My father sits at the breakfast table the next morning, relaxing for a minute before the long drive back to Dallas. He eyes the sports section, opens his mouth for another forkful of pancakes with turkey gravy. My mother and sister fly about the kitchen like bees, collecting gloves and scarves to pack into the already bulging bags my father will load into the Buick’s trunk. Memphis’ November sun shines through the kitchen window, haloing my father as I pour him more coffee.
The depression in the wall just above his head was not there yesterday, and I notice a few flakes of paint flecking the parquet floor.
“Tom? Do you have the car keys?” my mother asks.
“…in my jacket pocket.”
I pull the trash bag from the metal kitchen can. The sound of glass bottles knocking together fills the room. I set the bag on the floor and walk to the table, pull out a chair next to him, and sit down.
“Hmmm?” Spooning sugar into his coffee, not looking up from the stats.
“Dad? You need to quit drinking,” I say. “You aren’t the person I know when you drink…”
The room stills. I glance around, sure the other women here will support me. Mentally, I tick off all the rules for an intervention I have read so many times: Say nothing when the drinker is on his binge. Wait until he is sober to talk. Don’t accuse. Use gentle, loving words…
I know this is the right moment, that they will both put down their things and come over to sit at the table with me, back me up. The problem is escalating, worse this year than ever. He is their family, too. No one could have missed the yelling from the guestroom last night, the thump, my father’s late-night rummaging in the kitchen for a highball glass, more ice. Yet there my mother stands, legs locked, purse dangling from its leather strap clutched in her hand, a small smile slashed across her face.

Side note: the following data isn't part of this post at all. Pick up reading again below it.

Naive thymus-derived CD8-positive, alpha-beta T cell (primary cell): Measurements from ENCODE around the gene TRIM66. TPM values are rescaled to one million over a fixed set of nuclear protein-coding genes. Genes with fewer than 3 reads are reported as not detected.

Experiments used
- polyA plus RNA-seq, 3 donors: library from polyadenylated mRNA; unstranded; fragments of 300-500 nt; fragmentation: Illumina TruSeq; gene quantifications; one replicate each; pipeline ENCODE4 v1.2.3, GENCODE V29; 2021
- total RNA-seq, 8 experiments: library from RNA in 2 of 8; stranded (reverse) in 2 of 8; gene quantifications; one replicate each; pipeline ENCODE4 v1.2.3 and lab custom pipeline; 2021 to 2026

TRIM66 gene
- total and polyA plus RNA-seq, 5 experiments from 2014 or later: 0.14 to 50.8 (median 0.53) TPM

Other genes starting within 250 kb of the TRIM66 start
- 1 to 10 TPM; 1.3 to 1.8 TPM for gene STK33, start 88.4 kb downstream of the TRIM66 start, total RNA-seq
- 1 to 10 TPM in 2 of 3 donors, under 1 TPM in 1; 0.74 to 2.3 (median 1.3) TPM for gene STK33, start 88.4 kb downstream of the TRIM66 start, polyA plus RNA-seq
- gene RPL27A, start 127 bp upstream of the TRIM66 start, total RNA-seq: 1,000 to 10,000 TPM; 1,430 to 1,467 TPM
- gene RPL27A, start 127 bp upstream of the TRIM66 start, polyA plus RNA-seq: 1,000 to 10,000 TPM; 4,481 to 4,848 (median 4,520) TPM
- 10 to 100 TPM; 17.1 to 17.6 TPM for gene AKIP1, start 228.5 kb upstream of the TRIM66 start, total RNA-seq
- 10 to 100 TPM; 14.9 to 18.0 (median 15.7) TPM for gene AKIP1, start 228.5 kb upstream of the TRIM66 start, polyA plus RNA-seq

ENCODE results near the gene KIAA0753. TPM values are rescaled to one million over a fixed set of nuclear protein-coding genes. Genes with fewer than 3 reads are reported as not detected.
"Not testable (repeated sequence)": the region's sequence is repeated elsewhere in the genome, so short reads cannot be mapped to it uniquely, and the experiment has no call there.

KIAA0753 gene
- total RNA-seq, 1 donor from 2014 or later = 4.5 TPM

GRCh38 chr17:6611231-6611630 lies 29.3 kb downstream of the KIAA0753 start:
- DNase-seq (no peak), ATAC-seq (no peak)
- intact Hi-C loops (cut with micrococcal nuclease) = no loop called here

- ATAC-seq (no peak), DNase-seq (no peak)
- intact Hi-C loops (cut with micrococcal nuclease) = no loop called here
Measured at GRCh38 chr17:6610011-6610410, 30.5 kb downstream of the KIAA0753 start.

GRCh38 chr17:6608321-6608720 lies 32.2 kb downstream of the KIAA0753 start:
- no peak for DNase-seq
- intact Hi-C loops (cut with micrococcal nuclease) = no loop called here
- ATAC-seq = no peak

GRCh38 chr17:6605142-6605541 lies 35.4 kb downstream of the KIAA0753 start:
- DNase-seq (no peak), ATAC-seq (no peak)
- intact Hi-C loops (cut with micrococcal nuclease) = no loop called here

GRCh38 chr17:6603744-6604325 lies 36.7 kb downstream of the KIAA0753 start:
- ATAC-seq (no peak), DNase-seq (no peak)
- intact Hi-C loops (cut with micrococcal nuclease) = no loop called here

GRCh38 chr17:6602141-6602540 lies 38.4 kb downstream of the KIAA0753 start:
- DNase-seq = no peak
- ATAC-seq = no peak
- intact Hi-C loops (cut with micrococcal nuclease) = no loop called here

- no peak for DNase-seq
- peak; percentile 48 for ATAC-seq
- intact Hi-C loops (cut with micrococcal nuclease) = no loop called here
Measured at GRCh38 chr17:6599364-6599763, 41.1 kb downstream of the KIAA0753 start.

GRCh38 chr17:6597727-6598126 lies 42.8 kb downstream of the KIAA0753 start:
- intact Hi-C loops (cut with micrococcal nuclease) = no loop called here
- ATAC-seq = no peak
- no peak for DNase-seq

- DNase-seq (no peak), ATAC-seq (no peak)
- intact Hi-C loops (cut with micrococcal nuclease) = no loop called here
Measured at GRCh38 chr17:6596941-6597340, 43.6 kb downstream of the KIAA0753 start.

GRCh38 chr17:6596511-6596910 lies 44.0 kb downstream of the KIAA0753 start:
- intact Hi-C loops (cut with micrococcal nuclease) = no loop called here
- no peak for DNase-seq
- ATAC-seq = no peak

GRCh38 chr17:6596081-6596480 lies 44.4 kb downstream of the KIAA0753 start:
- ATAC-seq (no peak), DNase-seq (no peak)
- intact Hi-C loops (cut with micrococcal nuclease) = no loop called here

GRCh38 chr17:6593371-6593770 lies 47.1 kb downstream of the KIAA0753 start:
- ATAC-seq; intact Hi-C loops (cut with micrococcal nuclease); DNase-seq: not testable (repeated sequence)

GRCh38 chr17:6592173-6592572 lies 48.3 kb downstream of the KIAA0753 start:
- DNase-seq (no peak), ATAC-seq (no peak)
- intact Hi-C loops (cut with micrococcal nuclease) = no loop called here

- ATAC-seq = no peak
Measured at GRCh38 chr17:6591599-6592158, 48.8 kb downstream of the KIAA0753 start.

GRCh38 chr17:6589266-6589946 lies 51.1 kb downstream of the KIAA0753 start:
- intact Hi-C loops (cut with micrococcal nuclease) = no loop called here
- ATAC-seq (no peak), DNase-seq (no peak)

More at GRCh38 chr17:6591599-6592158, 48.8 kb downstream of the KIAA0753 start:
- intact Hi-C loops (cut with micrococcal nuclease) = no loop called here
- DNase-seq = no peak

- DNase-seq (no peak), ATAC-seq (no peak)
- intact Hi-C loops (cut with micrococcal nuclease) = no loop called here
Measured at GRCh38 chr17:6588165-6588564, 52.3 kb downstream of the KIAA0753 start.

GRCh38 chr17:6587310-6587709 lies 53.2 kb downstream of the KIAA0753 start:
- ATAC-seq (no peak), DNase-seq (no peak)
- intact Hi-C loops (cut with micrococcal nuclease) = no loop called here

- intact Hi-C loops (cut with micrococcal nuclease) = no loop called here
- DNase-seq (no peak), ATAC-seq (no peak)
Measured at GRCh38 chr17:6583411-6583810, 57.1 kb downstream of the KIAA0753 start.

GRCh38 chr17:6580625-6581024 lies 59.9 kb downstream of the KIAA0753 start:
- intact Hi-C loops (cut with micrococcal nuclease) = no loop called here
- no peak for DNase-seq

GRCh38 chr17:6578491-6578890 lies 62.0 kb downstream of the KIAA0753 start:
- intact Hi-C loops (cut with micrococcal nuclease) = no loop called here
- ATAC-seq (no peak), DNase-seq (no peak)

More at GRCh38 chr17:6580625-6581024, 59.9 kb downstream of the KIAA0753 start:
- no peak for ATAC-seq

My sister turns her back, hands scrubbing hard at some errant food clinging to dishes in the sink. The clock ticks. I open my mouth to speak, shut it again. The fingerprint bruises on my mother’s wrist are poorly concealed with make-up. My father’s knuckles are scabbed, his eyes red and puffy.
I fold the cloth napkin I find in my hands, slide a finger down the crease, place it on the striped tablecloth. I turn in my chair, try to get my mother’s attention, but she’s suddenly busy, a red fingernail picking a gravy spot from the counter. My sister concentrates on getting every water droplet polished from the wine glass she grips. I am the only person in the room with my father.
His chair scrapes against the wood floor as he rises. It bangs against the chair rail. My father glares at my mother.
“Jane–get your stuff. We’re leaving. Now. Anna? Let’s go.”
My father’s blue eyes have taken on that bulging, mad bull look he gets, his face scarlet. He grabs his golf jacket from the back of the chair, twists from the table, and stomps out the back door, slamming it behind him.
I hear the Buick cough to life as my mother and sister give me a perfunctory hug, mouthing thanks for the great weekend and the wonderful turkey dinner. They each pick up a bag, lug it down the concrete garage stairs out to the car and lift them into the open trunk before belting in for the trip.
The car screeches up the driveway and turns south, disappearing down the morning street. Red and yellow leaves spiral behind like signal flags. I gaze out the dining room window. Hand lifted, I wave goodbye to my retreating family. Thanksgiving is over.
Photo by Tim Hamilton